Our score: Organic cotton– 4 | Recycled wool – 4
Winner: Tie

 

Semi final Winner:

Cotton

Organic cotton

Another really close one. Recycled wool is by far the greener fabric and has a lot less water impacts. However, when it comes to versatility, availability, and cost, it has some ways to go to catch up to organic cotton.

Final score: Organic cotton – 21 | Recycled wool – 20

In what’s becoming a trend, our audience went the complete opposite way. Did you miss the chance to vote? Well head on over to our Instagram to weigh in on the result.

And the finals are set! It’s going to be Tencel vs. Organic Cotton. We’ll have the audience voting on the 5th of March with the Audience Winner announced on the 6th! We’ll also be doing special prizes for our audience so stay tuned.

The final Instagram live is on the 7th of March with our ebook and questions from the audience. Which do you think will win?

Want to learn more about green fabrics and sustainability in fashion? Check out our blog and free ebooks!

 

Reintroducing our competitors: Organic Cotton and Recycled Wool

Fabric Faceoff Semifinal 2: Organic Cotton and Recycled Wool

Organic cotton: The eco-friendly alternative to the most widely used natural fiber crop. Organic cotton is best known for its lack of toxic chemicals in cultivation and production. It’s stead availability have made it a goto fabric in the ecofashion space and is pretty much the first mainstream ecofabric.

Recycled Wool: The sustainable second life of wool. This fabric by-passes the most environmentally-harming stages of wool. Without the eco-impacts from sheep, and chemicals and water needed for dyeing, recycled wool is a great candidate for our green list —and our winter list. Not to mention recycled wool keeps our wool sweaters out of landfills and avoids new fiber creation.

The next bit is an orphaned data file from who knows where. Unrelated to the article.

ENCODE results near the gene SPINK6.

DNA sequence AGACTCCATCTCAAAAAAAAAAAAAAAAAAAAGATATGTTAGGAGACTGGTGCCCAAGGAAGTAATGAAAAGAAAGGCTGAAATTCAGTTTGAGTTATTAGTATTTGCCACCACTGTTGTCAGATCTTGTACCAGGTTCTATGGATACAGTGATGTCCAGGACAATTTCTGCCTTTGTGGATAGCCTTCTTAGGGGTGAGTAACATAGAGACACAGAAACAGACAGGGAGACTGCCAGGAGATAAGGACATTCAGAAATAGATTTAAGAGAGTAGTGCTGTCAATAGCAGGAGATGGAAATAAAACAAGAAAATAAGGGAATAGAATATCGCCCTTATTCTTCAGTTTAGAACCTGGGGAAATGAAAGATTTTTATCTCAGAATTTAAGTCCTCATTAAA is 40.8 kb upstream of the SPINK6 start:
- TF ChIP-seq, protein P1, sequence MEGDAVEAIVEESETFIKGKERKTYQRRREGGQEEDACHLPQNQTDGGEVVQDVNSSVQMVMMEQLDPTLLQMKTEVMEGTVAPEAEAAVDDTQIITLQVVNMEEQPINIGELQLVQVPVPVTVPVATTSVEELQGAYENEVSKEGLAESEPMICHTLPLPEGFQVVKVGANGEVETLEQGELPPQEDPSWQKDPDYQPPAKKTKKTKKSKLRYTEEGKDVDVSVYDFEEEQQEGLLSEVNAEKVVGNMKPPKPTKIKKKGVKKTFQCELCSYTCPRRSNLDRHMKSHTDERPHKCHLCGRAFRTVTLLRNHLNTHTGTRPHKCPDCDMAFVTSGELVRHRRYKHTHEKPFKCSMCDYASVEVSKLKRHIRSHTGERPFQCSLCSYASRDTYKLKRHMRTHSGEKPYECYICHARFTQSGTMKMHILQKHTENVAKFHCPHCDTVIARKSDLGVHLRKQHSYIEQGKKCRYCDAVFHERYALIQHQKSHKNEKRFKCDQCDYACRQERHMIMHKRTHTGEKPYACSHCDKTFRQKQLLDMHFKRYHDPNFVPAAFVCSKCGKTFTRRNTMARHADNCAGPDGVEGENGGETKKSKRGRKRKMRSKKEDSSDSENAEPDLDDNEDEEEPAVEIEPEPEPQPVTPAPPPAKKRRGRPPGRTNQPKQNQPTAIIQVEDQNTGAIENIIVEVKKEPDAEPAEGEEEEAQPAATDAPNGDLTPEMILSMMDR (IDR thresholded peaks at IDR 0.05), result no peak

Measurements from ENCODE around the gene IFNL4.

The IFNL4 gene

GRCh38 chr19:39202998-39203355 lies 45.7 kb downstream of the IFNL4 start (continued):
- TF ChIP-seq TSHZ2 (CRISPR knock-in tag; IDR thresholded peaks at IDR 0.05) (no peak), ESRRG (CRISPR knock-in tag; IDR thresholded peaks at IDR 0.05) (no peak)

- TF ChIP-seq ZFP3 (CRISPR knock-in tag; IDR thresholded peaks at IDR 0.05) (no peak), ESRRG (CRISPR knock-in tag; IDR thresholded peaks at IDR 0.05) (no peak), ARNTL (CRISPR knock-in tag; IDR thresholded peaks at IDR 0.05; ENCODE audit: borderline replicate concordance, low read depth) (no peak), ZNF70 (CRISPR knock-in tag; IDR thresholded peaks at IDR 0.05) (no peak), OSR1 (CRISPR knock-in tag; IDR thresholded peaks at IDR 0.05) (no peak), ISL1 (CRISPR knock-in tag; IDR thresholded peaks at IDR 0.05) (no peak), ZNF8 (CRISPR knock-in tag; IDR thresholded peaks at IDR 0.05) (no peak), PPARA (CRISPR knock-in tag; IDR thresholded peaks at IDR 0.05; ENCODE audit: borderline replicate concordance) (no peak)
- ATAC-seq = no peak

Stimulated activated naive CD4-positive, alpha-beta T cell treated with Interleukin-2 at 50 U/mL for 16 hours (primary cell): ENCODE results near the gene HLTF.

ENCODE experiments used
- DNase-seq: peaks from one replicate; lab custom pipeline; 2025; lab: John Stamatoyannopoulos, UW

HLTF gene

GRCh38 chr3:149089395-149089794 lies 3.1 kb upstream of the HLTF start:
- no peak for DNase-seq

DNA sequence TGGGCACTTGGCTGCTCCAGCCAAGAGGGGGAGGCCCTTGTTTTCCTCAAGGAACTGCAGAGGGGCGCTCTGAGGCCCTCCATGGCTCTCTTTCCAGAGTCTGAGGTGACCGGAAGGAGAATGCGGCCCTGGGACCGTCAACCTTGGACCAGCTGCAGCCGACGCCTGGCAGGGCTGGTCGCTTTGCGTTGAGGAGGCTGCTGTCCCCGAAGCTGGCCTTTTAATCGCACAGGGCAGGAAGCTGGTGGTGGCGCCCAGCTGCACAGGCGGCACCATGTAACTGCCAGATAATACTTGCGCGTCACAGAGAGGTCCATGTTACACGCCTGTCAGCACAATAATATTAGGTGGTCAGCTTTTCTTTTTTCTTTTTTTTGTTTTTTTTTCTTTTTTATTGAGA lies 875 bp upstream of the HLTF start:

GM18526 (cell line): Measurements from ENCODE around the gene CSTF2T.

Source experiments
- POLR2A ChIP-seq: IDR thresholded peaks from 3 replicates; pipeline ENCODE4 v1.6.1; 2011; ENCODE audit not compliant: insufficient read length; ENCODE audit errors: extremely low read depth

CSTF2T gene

The rules of the competition

We broke it down into 5 categories, a mix of environmental issues, consumer and manufacturer needs and unique fabric qualities. Each category is scored on a 5 point scale with 5 being best.

  1. Carbon dioxide (CO2) emissions: Every fabric gives off CO2 from its production, but the best green materials strive to bring this to a minimum —some even to be CO2 negative (due to carbon sequestration).
  2. Water consumption: Fabrics can use up to 3,000 liters per 1 kg of material (!), so the less water needed, the higher green materials will score.
  3. Cost: Being green and buying green is the main goal. But we must also be realistic. You can’t spend all your budget on the material, and your customers will not spend their life savings on a t-shirt. So finding the right balance between being sustainable and affordable will make sure green materials are here to stay.
  4. Availability: Green materials are wonderful, but they must also be accessible. The possibility of local production, easy access to facilities offering these materials (and no long waiting lists), and brands offering these materials needs to be addressed.
  5. Other: Each material is unique and has different sustainable qualities. This category allows each material to bring its top additional assets to the table, to make for a fairer comparison.